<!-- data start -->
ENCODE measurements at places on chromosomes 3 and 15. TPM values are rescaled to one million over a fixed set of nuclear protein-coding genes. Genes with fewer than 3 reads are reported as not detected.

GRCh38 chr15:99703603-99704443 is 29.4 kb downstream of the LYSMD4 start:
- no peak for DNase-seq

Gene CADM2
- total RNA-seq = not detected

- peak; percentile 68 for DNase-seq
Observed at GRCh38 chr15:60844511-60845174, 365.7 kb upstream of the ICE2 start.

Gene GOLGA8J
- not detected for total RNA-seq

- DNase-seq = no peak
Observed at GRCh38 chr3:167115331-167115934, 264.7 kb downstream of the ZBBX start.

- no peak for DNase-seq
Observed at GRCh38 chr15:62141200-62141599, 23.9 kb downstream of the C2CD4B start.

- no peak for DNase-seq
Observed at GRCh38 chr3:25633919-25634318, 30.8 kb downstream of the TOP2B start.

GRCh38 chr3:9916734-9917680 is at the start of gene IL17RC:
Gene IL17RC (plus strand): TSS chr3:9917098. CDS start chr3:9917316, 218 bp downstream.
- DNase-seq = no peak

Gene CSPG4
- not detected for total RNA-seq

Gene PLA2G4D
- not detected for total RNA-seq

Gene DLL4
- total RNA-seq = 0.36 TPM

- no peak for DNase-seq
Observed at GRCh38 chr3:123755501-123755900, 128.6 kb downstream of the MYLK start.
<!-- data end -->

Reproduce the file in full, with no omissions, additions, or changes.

ENCODE measurements at places on chromosomes 3 and 15. TPM values are rescaled to one million over a fixed set of nuclear protein-coding genes. Genes with fewer than 3 reads are reported as not detected.

GRCh38 chr15:99703603-99704443 is 29.4 kb downstream of the LYSMD4 start:
- no peak for DNase-seq

Gene CADM2
- total RNA-seq = not detected

- peak; percentile 68 for DNase-seq
Observed at GRCh38 chr15:60844511-60845174, 365.7 kb upstream of the ICE2 start.

Gene GOLGA8J
- not detected for total RNA-seq

- DNase-seq = no peak
Observed at GRCh38 chr3:167115331-167115934, 264.7 kb downstream of the ZBBX start.

- no peak for DNase-seq
Observed at GRCh38 chr15:62141200-62141599, 23.9 kb downstream of the C2CD4B start.

- no peak for DNase-seq
Observed at GRCh38 chr3:25633919-25634318, 30.8 kb downstream of the TOP2B start.

GRCh38 chr3:9916734-9917680 is at the start of gene IL17RC:
Gene IL17RC (plus strand): TSS chr3:9917098. CDS start chr3:9917316, 218 bp downstream.
- DNase-seq = no peak

Gene CSPG4
- not detected for total RNA-seq

Gene PLA2G4D
- not detected for total RNA-seq

Gene DLL4
- total RNA-seq = 0.36 TPM

- no peak for DNase-seq
Observed at GRCh38 chr3:123755501-123755900, 128.6 kb downstream of the MYLK start.